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TD Economics predicts that growth will be stronger than expected in Alberta, Saskatchewan and Nova Scotia in 2012, but slower in Ontario, Quebec and British Columbia. (CHRIS WATTIE/REUTERS)
TD Economics predicts that growth will be stronger than expected in Alberta, Saskatchewan and Nova Scotia in 2012, but slower in Ontario, Quebec and British Columbia. (CHRIS WATTIE/REUTERS)

Bank foresees two-speed Canadian economy in 2012 Add to ...

The Canadian economy will run at two very different speeds this year, as a new bank report foresees stronger growth in the Prairies but harder times in Ontario and Quebec.

Wednesday’s provincial economic update by TD Economics concludes that growth will be stronger than previously expected in Alberta, Saskatchewan and Nova Scotia, but slower in Ontario, Quebec and British Columbia.

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This is primarily because of the strength of commodities in the Prairies, while Nova Scotians are expected to benefit from Ottawa’s decision to award a $25-billion shipbuilding contract to Halifax’s Irving Shipbuilding.

The reason for struggles elsewhere include the likelihood of “a significant correction” in the B.C. housing market, and provincial government restraint in Ontario and Quebec.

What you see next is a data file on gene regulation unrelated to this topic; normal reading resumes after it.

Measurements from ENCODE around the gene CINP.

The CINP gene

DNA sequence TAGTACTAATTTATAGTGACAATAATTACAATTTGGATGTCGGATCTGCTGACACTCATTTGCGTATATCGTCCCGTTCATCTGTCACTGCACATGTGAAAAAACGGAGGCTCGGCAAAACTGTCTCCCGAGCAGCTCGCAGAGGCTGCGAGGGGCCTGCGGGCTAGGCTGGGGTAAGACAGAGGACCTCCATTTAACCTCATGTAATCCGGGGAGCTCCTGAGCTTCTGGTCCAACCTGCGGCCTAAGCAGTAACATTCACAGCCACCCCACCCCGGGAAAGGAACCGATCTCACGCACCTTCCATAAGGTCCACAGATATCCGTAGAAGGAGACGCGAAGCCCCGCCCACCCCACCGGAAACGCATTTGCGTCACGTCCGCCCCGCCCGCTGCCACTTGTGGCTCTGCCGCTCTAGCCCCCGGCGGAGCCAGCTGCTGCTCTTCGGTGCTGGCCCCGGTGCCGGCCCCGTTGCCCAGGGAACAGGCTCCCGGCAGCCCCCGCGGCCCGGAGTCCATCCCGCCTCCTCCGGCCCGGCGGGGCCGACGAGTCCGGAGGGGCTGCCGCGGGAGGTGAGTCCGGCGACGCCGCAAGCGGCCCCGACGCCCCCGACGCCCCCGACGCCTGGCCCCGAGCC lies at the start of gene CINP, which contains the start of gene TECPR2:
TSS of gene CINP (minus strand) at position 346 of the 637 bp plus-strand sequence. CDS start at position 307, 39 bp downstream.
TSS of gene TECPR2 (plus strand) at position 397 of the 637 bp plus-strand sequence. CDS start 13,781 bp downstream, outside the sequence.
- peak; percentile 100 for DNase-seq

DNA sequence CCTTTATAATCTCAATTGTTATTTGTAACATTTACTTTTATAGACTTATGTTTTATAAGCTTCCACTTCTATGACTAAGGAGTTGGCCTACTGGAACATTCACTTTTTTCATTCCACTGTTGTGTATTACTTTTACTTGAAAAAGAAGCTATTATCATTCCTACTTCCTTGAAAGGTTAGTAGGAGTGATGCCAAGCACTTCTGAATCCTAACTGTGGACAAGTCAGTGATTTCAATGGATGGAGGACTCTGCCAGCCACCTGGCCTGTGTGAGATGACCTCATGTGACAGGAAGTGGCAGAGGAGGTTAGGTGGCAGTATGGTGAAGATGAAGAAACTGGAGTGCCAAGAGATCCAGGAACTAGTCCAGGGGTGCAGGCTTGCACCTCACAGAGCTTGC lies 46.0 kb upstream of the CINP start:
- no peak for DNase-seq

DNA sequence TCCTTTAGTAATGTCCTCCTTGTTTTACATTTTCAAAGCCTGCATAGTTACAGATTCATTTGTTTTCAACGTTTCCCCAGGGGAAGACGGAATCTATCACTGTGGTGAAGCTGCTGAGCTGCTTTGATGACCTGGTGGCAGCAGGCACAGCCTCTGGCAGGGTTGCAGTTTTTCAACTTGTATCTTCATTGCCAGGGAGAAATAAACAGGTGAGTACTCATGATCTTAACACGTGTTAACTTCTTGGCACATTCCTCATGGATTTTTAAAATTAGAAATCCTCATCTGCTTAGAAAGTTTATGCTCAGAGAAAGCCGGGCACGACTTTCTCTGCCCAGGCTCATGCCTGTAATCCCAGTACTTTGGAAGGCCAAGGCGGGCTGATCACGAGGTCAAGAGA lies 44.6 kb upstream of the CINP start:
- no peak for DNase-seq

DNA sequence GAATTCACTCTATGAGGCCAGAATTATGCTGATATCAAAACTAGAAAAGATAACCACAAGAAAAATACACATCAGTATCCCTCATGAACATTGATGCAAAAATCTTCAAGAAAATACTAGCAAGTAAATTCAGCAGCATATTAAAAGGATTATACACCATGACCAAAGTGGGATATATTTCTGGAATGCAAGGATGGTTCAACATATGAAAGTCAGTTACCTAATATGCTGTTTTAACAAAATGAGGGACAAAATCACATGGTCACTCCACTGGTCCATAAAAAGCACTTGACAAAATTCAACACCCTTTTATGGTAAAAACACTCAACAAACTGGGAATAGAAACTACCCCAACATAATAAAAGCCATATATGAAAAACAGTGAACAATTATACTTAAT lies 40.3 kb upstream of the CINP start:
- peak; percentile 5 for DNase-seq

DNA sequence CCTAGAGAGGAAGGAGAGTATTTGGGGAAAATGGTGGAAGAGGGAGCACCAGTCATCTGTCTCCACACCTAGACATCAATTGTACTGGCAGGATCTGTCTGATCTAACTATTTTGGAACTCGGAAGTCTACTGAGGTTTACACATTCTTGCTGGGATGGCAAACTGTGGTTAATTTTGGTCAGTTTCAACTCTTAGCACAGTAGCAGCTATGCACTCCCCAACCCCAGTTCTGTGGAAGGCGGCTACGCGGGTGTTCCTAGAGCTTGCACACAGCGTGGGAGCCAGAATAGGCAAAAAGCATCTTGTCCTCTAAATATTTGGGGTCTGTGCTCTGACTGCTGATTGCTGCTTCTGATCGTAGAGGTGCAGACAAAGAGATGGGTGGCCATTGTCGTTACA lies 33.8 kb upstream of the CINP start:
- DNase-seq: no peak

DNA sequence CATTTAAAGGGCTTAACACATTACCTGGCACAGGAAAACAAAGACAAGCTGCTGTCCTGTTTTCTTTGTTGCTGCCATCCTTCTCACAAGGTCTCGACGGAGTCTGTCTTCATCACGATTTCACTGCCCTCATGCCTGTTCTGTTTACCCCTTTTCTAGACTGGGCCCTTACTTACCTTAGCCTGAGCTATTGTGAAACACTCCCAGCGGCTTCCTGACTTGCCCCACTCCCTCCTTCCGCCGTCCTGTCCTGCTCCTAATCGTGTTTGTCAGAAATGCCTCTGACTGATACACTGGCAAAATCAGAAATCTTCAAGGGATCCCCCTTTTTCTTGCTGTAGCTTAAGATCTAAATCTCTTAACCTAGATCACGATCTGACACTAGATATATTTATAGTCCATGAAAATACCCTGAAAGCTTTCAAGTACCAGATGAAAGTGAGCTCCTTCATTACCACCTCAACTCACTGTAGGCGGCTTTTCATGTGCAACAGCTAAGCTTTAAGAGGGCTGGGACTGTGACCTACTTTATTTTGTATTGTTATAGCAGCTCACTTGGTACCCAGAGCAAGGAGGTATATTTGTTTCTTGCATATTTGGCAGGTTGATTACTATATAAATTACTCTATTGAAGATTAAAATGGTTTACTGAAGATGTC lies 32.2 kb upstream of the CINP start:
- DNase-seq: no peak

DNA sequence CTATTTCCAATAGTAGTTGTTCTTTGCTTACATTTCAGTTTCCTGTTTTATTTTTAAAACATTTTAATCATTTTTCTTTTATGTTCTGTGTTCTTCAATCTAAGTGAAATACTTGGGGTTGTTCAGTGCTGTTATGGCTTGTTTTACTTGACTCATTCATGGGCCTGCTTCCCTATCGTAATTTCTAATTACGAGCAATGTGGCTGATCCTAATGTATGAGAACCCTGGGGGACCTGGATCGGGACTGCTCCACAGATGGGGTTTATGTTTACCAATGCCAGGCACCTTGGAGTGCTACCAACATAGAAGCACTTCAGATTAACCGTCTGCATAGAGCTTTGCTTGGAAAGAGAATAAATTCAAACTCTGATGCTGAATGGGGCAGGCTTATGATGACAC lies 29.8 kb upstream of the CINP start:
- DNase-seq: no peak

“Ontario is by far the province with the most challenging deficit situation,” states the report, authored by TD Senior Economist Jacques Marcil.

Nationwide, all provinces will have a lot riding on the outcome of continued uncertainty in the European economy. Major trouble there will ultimately lead to slower growth in Canada.

“Our main working assumption is that Greece will default within the first half of 2012, and that extraordinary action from European leaders and the European Central Bank will be required to stop the crisis from spreading,” the report states.

TD expects the value of the Canadian dollar will decline in 2012, helping provincial exports. Canada’s unemployment rate, according to the bank, will be 7.6 per cent in 2012 and 7.4 per cent in 2013. Provincially, unemployment is expected to be highest in Newfoundland and Labrador at 12.3 per cent for 2012 and lowest in Alberta, where the bank projects an unemployment rate of five per cent.

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